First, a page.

Last year’s editorial, on the brink of a new decade, looked back on the previous decade as one of change but also as one of consistency. We looked forward to more of Pam Bean’s sales but now, sadly, they will be one of the many memories we have of her.
The Whistler has been published by the WHCA for more than 30 years and we’d like to keep it going for many more decades. It’s delivered free to households, libraries and businesses as well as being online with some different articles. The print and distribution costs are covered by adverts, and we have many regular contributors. We’re always looking for new ideas and new writers – particularly someone to take over the long-running Gossips & Grumbles column. We’d like to hear what you think about The Whistler – tell us what you want to read and, better still, send us your letters and contributions.
The West Hill Action Team, a Council initiative for local action, held three meetings in 2010, the last one in November in the West Hill Hall. The priorities for action from those meetings were more info about local services, dog fouling, graffiti and speeding. Let us know what your priorities are.
I am very interested in contacting Graham Miles, [featured in the Oct/Nov edition]. My 21 year old son, Sam, has been told he is paralysed. I read about Graham six weeks ago when my son became ill. I learnt that Graham had started his recovery by concentrating on his breathing. So, even though Sam was asleep most of the time, I told him to breathe. He is still on the ventilator but is being weaned off slowly and the medical staff are very pleased with him. If you are in contact with Graham, please could you pass my details on to him? Veronica Guilfoyle, Yorkshire
[Happily, we were able to put Veronica in touch with Graham, and many other people asked us for some more information about Graham, so we asked him to tell us a little bit more about himself – Ed]
I am/was a physicist, engineer, quality and procedural expert and writer. During the past few years I have written some forty poems [see one of them on page 9 – Ed]. Since I achieved my racing licence, five years after leaving hospital following locked-in syndrome, I have entered the Brighton National Speed Trials every year since 2000. Continue reading Letters→
I met Kevin Freeman at the Brighton & Hove Business Speed Networking show mentioned in the Oct/Nov edition and there was something about this stylish and gentle man that I wanted to find out more about. Kevin is the creative powerhouse behind Renaissance Design, a truly multi-talented Renaissance man, a dress, costume and installation designer. It’s only a hop, skip and a jump from the West Hill to Western Road where Kevin has his studio on the top floor above Fabric Land.
He creates bespoke bridal gowns, evening wear, costumes for singers and actors (including Frances de la Tour, Saffron Burrows and Ralph Little when he worked for the BBC, and more recently for Suzie Kennedy – the world’s No 1 Marilyn Monroe impersonator – Katherine Ellis, Sandie Shaw, Carol Harrison), and installations for many different events. His wedding dresses are not for blushing brides – he’s had many weird and wonderful commissions from people who want something different and eye-catching. “When I was little I used to have a set of Disney books and I remember drawing medieval princesses with pointy hats on the fly covers of them,” Kevin says. “I’ve always been interested in clothes and design and colours.” His bridal gowns start at £1500 and he designs to the specifications of his customers, who come in all shapes and ages but have one thing in common, they want their fun and adventurous characters to be reflected in the creations that Kevin designs for them. You’ll have to allow at least 6 months if you want Kevin to make you a wedding dress, but it’s normal for most people to start planning their big day 12-18 months in advance. Continue reading Spotted Near The Dials→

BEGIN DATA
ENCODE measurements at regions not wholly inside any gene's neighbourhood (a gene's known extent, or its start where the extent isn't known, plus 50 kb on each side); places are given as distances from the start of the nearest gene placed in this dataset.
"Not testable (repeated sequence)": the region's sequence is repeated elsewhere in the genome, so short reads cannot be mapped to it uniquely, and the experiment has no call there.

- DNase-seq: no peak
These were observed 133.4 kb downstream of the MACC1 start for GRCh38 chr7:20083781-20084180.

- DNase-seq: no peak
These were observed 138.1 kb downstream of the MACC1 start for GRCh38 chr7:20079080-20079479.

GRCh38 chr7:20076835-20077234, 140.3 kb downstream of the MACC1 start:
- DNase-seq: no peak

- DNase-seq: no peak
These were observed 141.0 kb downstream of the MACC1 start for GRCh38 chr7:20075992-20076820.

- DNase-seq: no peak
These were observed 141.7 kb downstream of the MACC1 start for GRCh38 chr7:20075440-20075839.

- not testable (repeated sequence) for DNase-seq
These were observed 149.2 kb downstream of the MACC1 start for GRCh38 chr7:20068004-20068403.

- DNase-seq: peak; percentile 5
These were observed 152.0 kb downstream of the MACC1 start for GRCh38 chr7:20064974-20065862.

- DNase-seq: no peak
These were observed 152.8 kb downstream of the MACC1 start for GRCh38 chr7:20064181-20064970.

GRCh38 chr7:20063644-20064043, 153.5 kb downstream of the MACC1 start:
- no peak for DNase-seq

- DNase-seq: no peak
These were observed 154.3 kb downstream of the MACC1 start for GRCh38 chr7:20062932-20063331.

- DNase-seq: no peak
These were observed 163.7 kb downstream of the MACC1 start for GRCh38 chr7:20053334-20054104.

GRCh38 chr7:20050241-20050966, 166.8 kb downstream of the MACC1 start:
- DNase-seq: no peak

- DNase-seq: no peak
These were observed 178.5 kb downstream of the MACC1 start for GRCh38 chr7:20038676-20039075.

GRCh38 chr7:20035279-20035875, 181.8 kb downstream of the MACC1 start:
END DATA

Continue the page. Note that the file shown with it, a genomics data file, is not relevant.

We are two Brighton-based English writers, who live in Centurion Road and Montpelier Terrace. We have recently set up our own website, called the Brighton COW, (Community of Writers). We are aiming to promote new writers and writing through a range of competitions. We will run four short story competitions in 2011. The deadlines will be the end of February, May, August and November. We are planning some fun, free-to-enter contests too. Continue reading Brighton COW→
In 1798 demographer Thomas Malthus, published his essay on the ‘principle of population’. Malthus caused great concern by suggesting that population growth would soon outstrip supplies of food and other resources. Unable to support itself, Britain would be hit by famine, disease and other disasters. Concerned at this alarmist view of the future, people began to see the need for a census. Parliament passed the Census Act in 1800 and the first official census of England and Wales was on 10 March 1801. The first official head count revealed that Great Britain’s population at the time was 9 million. Since 1801 there has been a census every ten years except in 1941, during WWII. Continue reading Last Census in 2011→